As much as Fredette is praised for his professional attitude on the court, his lackadaisical attitude on defense can be concerning.  According to

    He rarely gets into an actual defensive stance, fails to get a hand up on shooters and shows little interest in trying to fight through screens. The same laid-back approach that makes him so difficult to get off-kilter offensively is a serious detriment to his work on the other end, potentially making him a liability in the NBA.

    Would the Jazz be able to work past this, or possible motivate Fredette to improve his defense?  Possibly, but even if they convince him to change his work ethic on defense, there is only so much one can do to change his physical attributes.

What Will the Jazz Do with the No. 3 Pick?

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    As much debate as there is over Jimmer Fredette, the matter largely depends on what the Jazz do with their first pick of the draft, No. 3 overall.

    With Kyrie Irving and Derrick Williams expected to go first and second, respectively, there are plenty of options for the Jazz, assuming they keep the pick. 

    Some have speculated that point guard Brandon Knight out of the University of Kentucky could go to Utah here, which would all but stamp out any possibility of Fredette's homecoming. 

    But there is another strong consensus saying that the Jazz will go big with the third pick and draft Enes Kanter or Jonas Valanciunas.  This would fill a more immediate need for Utah, who were 26th in the NBA last season in rebounding, and leave the door open for Fredette when the Jazz make their next selection at No. 12. 

Who Else Is Vying for Jimmer's Affection?

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    The Jazz are certainly not alone in their interest in Jimmer Fredette, and this has been shown in the flurry of reported potential activity that could take place among the lower half of the draft lottery. 

    As ESPN's Chad Ford reported today, the Charlotte Bobcats, the Milwaukee Bucks and the Golden State Warriors are all willing to move their picks (Nos. 9, 10 and 11, respectively) for those who are trying to beat out Utah (No. 12) for Fredette. 

    The New York Knicks, among other teams, have expressed interest in the BYU guard.  Ford also shared that the Sacramento Kings may be possible suitors and, in his most recent mock draft, he had Fredette going to the Indiana Pacers with the No. 15 overall pick.  (That was also assuming Utah took Brandon Knight with the No. 3 pick and subsequently passed on Fredette at No. 12.)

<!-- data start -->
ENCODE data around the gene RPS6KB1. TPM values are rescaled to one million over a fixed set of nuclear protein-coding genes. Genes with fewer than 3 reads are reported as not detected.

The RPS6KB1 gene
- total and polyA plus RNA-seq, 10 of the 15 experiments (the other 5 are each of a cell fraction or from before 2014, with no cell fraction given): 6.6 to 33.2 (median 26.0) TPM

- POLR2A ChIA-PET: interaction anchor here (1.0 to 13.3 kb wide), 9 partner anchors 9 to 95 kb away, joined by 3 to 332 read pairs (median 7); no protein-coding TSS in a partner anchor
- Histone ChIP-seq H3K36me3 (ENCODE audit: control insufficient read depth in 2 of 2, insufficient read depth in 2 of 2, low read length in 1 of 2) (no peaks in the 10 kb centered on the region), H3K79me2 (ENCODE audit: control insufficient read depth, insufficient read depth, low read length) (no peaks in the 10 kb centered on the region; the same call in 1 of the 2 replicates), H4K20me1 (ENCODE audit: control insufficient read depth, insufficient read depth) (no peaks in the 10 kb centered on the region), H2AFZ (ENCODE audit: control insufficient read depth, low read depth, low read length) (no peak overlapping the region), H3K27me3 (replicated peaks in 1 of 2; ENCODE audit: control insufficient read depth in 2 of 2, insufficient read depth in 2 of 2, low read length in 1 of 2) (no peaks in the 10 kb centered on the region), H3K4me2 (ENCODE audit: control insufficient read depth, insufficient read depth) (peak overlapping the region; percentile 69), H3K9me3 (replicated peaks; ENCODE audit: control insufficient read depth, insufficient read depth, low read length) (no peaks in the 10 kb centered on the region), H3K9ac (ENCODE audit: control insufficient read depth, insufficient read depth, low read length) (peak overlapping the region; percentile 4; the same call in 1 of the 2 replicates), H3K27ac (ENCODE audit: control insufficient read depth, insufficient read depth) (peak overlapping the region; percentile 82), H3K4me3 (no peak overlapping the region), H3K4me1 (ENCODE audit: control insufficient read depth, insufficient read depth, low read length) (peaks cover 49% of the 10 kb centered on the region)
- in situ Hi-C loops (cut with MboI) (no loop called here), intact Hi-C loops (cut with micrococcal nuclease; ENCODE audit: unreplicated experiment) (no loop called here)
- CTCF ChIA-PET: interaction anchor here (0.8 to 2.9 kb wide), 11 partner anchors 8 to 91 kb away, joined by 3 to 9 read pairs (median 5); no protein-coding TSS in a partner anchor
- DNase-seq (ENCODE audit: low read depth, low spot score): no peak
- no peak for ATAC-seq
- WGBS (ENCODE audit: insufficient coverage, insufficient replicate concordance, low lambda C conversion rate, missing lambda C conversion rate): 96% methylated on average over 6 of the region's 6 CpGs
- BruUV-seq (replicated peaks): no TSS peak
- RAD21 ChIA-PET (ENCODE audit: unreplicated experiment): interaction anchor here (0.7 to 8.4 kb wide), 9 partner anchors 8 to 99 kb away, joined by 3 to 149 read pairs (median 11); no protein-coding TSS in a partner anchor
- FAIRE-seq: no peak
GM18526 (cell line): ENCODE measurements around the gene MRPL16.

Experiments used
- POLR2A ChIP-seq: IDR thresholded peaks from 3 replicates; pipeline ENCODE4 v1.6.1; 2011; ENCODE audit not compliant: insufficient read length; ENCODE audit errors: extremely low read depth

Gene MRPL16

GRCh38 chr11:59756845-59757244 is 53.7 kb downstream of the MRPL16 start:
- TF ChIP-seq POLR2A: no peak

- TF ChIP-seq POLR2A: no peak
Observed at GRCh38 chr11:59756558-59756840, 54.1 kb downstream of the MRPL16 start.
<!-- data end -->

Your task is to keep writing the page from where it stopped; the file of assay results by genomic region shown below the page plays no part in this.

So, Where Does This Leave Us?

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    Ultimately, everything stems from Utah's decision at No. 3.  Unless some major trade occurs before this pick that sets up for another obvious Fredette landing spot, the Jazz will leave their biggest clue as to whether they are sincerely interested in the hometown hero (of sorts). 

    If the Jazz do not take Brandon Knight and instead select a big man, the choice is taken out of their hands literally until the No. 12 pick, for then it will be a matter for the other teams interested in Jimmer to decide how desirable he really is.

    I would think, if Jimmer Fredette is still available at No. 12 and the Jazz do not take a guard at No. 3, they would end up drafting him.  The idea of passing on Fredette and having him turn out to be a star is much more unfavorable than taking him and having him be a bust. 

    At least with the latter, the Jazz can't be chided too much for their decision, because Fredette is highly sought after by some and does have obvious offensive tools to contribute. 

    Plus, the franchise can ill afford more internal backlash, and letting Jimmer slip through their grasp could leave a very sour taste in Jazz fans' mouths.